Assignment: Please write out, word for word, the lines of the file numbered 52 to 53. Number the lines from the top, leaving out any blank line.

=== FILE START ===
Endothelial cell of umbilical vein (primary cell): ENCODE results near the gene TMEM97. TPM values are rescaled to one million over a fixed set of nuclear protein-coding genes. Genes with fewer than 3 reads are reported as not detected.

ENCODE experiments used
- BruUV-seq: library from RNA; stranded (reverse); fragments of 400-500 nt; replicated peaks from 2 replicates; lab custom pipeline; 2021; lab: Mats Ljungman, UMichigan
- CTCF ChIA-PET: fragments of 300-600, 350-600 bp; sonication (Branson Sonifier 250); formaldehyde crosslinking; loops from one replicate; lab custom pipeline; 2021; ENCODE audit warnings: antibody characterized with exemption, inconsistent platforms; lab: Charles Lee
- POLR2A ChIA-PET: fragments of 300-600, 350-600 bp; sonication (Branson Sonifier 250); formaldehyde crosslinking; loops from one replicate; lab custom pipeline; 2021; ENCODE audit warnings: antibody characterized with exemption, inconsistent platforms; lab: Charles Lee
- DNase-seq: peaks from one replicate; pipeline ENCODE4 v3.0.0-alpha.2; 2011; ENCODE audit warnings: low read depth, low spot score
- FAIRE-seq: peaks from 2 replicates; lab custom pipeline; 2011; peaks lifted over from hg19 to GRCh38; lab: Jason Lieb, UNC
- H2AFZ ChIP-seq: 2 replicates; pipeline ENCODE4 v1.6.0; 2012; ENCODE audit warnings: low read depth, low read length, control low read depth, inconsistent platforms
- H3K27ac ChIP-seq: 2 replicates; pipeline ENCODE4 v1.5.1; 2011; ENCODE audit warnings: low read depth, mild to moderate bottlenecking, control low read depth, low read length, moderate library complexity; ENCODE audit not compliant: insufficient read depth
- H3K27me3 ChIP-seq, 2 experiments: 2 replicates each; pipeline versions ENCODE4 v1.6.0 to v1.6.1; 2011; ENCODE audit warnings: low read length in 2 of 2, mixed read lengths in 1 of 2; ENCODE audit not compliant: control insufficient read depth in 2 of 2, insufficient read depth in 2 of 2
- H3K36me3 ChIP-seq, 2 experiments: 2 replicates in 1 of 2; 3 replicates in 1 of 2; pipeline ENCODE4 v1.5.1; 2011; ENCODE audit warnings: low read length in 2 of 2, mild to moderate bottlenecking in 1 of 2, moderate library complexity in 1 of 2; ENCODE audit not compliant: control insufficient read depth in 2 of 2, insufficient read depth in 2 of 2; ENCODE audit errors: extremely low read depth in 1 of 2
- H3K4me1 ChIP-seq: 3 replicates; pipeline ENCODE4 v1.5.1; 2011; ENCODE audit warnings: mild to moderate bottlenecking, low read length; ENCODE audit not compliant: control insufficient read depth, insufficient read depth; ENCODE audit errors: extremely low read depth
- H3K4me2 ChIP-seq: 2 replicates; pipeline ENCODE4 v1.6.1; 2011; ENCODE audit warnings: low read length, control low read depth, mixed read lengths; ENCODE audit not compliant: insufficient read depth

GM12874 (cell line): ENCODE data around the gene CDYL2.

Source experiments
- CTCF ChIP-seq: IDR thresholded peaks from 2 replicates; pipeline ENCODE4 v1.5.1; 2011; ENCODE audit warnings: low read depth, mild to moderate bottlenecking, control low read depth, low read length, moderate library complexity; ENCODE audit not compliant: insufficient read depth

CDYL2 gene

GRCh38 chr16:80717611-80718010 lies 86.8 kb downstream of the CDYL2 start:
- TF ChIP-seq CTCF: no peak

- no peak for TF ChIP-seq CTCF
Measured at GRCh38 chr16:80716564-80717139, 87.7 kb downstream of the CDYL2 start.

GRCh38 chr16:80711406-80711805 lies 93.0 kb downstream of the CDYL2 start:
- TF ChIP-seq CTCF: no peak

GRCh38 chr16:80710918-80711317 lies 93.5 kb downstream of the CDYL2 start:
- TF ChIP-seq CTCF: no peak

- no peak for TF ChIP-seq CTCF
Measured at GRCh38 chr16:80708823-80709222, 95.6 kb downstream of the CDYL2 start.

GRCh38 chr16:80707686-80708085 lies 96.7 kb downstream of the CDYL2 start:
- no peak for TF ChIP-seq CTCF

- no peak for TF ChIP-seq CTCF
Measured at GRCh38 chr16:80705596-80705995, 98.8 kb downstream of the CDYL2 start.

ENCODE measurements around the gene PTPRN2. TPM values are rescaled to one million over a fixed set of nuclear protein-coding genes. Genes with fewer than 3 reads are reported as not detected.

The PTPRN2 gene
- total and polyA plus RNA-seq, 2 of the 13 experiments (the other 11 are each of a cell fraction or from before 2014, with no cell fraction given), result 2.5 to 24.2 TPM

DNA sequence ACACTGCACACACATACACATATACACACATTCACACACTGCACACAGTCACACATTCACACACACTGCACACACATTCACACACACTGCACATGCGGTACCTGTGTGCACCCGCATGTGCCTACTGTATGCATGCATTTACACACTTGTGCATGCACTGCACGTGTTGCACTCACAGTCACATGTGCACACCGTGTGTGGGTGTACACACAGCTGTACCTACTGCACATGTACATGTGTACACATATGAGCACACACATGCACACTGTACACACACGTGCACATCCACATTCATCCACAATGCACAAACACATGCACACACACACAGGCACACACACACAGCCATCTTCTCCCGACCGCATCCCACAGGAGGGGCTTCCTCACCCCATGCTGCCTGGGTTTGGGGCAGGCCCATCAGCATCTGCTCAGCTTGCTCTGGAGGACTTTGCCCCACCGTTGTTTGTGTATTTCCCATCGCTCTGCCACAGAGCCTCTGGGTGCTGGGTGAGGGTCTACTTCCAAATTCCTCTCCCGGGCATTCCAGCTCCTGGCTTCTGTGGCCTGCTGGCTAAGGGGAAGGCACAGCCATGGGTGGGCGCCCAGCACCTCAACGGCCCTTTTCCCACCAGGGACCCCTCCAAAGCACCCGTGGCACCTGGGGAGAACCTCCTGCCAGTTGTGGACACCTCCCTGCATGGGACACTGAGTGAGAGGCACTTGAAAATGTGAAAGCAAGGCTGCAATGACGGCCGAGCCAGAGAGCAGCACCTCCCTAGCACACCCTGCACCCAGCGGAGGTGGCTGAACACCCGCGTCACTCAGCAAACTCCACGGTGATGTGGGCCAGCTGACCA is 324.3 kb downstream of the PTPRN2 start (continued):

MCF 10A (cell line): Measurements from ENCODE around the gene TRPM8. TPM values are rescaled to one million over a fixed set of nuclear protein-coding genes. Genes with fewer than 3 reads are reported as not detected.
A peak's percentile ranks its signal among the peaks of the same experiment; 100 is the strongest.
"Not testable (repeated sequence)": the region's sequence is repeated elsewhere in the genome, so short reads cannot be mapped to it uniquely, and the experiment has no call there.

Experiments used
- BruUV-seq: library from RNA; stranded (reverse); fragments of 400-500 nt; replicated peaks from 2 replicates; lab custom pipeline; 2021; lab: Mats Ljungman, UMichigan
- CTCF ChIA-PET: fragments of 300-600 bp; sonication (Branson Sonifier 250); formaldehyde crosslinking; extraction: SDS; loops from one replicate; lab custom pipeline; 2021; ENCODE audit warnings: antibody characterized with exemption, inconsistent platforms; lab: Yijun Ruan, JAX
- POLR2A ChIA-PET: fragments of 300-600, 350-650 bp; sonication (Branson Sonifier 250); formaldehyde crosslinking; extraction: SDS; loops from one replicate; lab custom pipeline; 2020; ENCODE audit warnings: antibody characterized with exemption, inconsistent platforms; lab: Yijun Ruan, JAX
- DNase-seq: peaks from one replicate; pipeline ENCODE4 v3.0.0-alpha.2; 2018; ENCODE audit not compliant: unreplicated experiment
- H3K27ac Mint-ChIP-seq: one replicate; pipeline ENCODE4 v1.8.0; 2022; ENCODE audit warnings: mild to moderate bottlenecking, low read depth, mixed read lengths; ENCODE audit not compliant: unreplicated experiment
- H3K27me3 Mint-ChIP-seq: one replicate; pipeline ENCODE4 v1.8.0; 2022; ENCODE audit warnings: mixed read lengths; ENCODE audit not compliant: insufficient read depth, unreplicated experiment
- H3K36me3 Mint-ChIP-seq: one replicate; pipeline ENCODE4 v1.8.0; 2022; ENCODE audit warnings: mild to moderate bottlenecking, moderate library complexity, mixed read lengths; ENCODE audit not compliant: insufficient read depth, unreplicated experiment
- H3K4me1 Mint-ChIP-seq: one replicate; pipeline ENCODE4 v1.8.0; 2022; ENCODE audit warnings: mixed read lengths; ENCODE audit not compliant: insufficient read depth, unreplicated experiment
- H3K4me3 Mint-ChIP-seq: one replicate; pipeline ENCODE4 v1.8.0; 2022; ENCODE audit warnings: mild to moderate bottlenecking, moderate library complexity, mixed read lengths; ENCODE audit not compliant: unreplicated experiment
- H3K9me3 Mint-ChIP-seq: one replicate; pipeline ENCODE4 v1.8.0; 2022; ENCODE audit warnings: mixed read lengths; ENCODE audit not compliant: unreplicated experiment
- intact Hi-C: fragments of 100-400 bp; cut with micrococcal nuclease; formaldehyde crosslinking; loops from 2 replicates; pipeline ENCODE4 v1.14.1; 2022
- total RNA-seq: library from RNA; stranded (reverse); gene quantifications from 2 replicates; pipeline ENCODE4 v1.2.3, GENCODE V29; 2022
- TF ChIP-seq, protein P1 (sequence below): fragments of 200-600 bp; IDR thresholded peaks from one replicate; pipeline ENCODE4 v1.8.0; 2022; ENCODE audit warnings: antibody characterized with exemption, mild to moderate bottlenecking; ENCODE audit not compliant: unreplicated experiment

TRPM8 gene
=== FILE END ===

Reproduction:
- TF ChIP-seq, protein P1 (sequence below): fragments of 200-600 bp; IDR thresholded peaks from one replicate; pipeline ENCODE4 v1.8.0; 2022; ENCODE audit warnings: antibody characterized with exemption, mild to moderate bottlenecking; ENCODE audit not compliant: unreplicated experiment

TRPM8 gene